Cuis is the common name of a small animal that lives in Argentina's countryside. Cuis Smalltalk was originally forked from Squeak Smalltalk and many of us are also active in the Squeak community. So, picking the onomatopoeia of the voice of a mouse for the name makes sense. As the project was started in Buenos Aires, 'Cuis' (essentially 'Squeak' in Rioplatense Spanish) was the obvious choice.
Setting up Cuis in your machine
Learning about Cuis Smalltalk
If you are learning Smalltalk, the Cuis community can help you. Check the "Learning Cuis Smalltalk" repository. It includes several great tutorials. Also, the TerseGuide.pck.st package (in the /Packages folder in this repo) is useful both as a guide and a reference.
Additionally, there are many tutorials and references for Smalltalk in the web. They apply quite well to Cuis, especially those written originally for Smalltalk-80 or Squeak. These books "Smalltalk-80 the language and its implementation" and "Inside Smalltalk volume I" are great introductory texts, and they are also the reference for the language and basic class library. Both are freely available.
The user interface enables you to access most of the code and conduct Smalltalk experiments on your own. You can review its features at "Quick Tour of the UI".
Visit the "Cuis Smalltalk YouTube Channel"
Contributing to Cuis
Cuis is maintained on https://github.com/Cuis-Smalltalk/Cuis-Smalltalk-Dev. The main meeting point for Cuis users and developers is the mail list https://lists.cuis.st/mailman/listinfo/cuis-dev. You can browse the archives for a glimpse of our discussions. An older mail list with pre-April-2019 messages can be found at http://cuis-smalltalk.org/pipermail/cuis-dev_cuis-smalltalk.org/. An even older mail list with messages staring in 2012 is at http://jvuletich.org/mailman/listinfo/cuis_jvuletich.org.
For the recommended way of handling your own projects based on Cuis, please read Code Management in Cuis, about developing packages for Cuis, and Using Git and GitHub to host and manage Cuis code. While Cuis should work equally well with any file-based DVCS, we encourage the use of Git and GitHub.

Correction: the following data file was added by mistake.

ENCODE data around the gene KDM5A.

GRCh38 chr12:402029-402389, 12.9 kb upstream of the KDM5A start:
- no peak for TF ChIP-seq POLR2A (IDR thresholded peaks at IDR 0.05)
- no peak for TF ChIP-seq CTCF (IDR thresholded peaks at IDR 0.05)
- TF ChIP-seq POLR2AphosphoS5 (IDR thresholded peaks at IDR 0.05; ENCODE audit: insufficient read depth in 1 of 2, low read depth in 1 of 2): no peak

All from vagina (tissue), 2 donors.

To contribute code to the base image, use the tools includede in Cuis, such as the ChangeSorter and the ChangeList to prepare ChangeSets and save them to file. Send the files as attachments to a message describing them to our mail list, so we all can review and discuss. We prefer this over git pull requests for changes to the base image. For changes to existing packages, or contribution of new packages, pull requests are OK.
Please use an image with all relevant packages already loaded, using updated versions, especially, of any affected packages. This will ensure we don't break them while we evolve Cuis.
Any contribution must be under the MIT license.
Here is a Smalltalk script to load all packages currently included in this repo:
Feature require: 'CorePackages'
If you have already cloned all the repos in the https://github.com/Cuis-Smalltalk organization (maybe running clonePackageRepos.sh), this will load all of them (except for OMeta, that is a bit special).
Feature require: 'AllPackages'
Cuis is distributed subject to the MIT License. See the LICENSE file. Any contribution submitted for incorporation into or for distribution with Cuis shall be presumed subject to the same license.